Invented in the Netherlands in the 1800’s with the goal of mass reproducing Indonesian batiks, Dutch wax prints didn’t hit the mark in Indonesia because of their flawed prints. However, they found an unexpected market in the Gold Coast where their irregularities were seen as a asset, making the prints look more alive.
The Technique consists of applying wax resin on the fabric before submerging it in dye. They’re 100% cotton fabrics printed in bright colors.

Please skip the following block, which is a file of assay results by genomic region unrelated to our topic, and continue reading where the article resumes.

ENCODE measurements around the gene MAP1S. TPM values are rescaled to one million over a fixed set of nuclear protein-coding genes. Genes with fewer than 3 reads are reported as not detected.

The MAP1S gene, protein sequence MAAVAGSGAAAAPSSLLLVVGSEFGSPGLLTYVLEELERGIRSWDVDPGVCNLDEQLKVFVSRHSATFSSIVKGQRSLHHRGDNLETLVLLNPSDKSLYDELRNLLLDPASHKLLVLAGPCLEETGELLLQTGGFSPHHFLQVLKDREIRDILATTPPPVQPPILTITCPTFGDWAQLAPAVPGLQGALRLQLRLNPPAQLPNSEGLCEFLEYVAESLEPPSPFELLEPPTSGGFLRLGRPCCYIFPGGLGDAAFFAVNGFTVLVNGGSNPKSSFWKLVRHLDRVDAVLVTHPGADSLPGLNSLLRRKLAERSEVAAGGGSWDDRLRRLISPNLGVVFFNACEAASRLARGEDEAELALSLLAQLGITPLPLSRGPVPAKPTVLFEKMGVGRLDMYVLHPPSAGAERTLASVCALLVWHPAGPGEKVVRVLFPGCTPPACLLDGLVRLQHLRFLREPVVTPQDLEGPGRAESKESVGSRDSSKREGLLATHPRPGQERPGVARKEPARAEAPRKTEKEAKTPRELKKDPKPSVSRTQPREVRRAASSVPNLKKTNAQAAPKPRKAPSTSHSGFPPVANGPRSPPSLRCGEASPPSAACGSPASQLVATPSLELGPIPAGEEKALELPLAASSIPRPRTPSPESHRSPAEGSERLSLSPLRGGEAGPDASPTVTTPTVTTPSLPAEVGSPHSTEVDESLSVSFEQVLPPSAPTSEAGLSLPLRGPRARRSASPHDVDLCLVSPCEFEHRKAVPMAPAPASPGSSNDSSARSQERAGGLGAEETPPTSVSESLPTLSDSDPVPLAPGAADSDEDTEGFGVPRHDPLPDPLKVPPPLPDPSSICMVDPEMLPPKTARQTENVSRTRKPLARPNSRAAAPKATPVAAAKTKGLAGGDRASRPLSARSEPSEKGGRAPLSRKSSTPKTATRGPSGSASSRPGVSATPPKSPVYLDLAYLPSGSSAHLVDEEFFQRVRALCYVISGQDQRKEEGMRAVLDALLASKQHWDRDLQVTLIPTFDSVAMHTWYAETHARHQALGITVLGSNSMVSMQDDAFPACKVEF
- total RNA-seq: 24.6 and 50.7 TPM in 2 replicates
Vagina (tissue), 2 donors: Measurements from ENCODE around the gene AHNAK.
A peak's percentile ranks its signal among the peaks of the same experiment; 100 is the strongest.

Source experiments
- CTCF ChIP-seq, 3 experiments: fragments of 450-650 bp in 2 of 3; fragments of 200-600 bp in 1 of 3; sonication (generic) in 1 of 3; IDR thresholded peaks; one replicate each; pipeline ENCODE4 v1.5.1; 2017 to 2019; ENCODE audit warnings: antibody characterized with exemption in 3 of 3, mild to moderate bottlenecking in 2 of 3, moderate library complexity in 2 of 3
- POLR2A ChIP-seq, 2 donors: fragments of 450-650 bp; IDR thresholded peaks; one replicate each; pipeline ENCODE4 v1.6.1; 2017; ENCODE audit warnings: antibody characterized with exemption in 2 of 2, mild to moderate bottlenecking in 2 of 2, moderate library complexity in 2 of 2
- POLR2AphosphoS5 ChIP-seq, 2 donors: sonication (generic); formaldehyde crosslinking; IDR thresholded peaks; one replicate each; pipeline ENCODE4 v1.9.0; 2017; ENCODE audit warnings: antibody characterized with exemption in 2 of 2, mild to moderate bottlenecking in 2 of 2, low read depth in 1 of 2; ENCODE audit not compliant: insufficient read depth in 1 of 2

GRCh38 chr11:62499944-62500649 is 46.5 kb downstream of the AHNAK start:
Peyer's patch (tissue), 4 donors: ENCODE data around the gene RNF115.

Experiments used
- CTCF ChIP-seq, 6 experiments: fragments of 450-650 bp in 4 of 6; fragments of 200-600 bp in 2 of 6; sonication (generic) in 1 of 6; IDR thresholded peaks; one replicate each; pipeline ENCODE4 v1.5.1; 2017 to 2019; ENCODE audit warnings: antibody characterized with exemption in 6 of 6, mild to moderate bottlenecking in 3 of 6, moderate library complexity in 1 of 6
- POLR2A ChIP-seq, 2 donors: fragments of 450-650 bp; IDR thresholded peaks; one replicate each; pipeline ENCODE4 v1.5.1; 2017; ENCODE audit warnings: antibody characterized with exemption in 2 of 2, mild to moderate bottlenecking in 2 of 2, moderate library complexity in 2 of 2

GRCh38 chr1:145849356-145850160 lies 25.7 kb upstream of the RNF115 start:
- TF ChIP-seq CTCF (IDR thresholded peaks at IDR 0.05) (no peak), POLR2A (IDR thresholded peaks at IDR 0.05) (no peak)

Dutch wax prints then grew in popularity across West Africa, and evolved with patterns and colors designed to speak to this new audience.
Today, Dutch wax prints are an integral part of many African cultures. Their patterns even form a complex language, each one carrying meaning going from daily life to political expression.
Because of their particular printing process, authentic Dutch wax prints are rare and expensive (they are to this day mainly produced in the Netherlands and in Ghana). Most of the Dutch wax prints we know are actually fakes, mass produced in Asia and coated post-printing!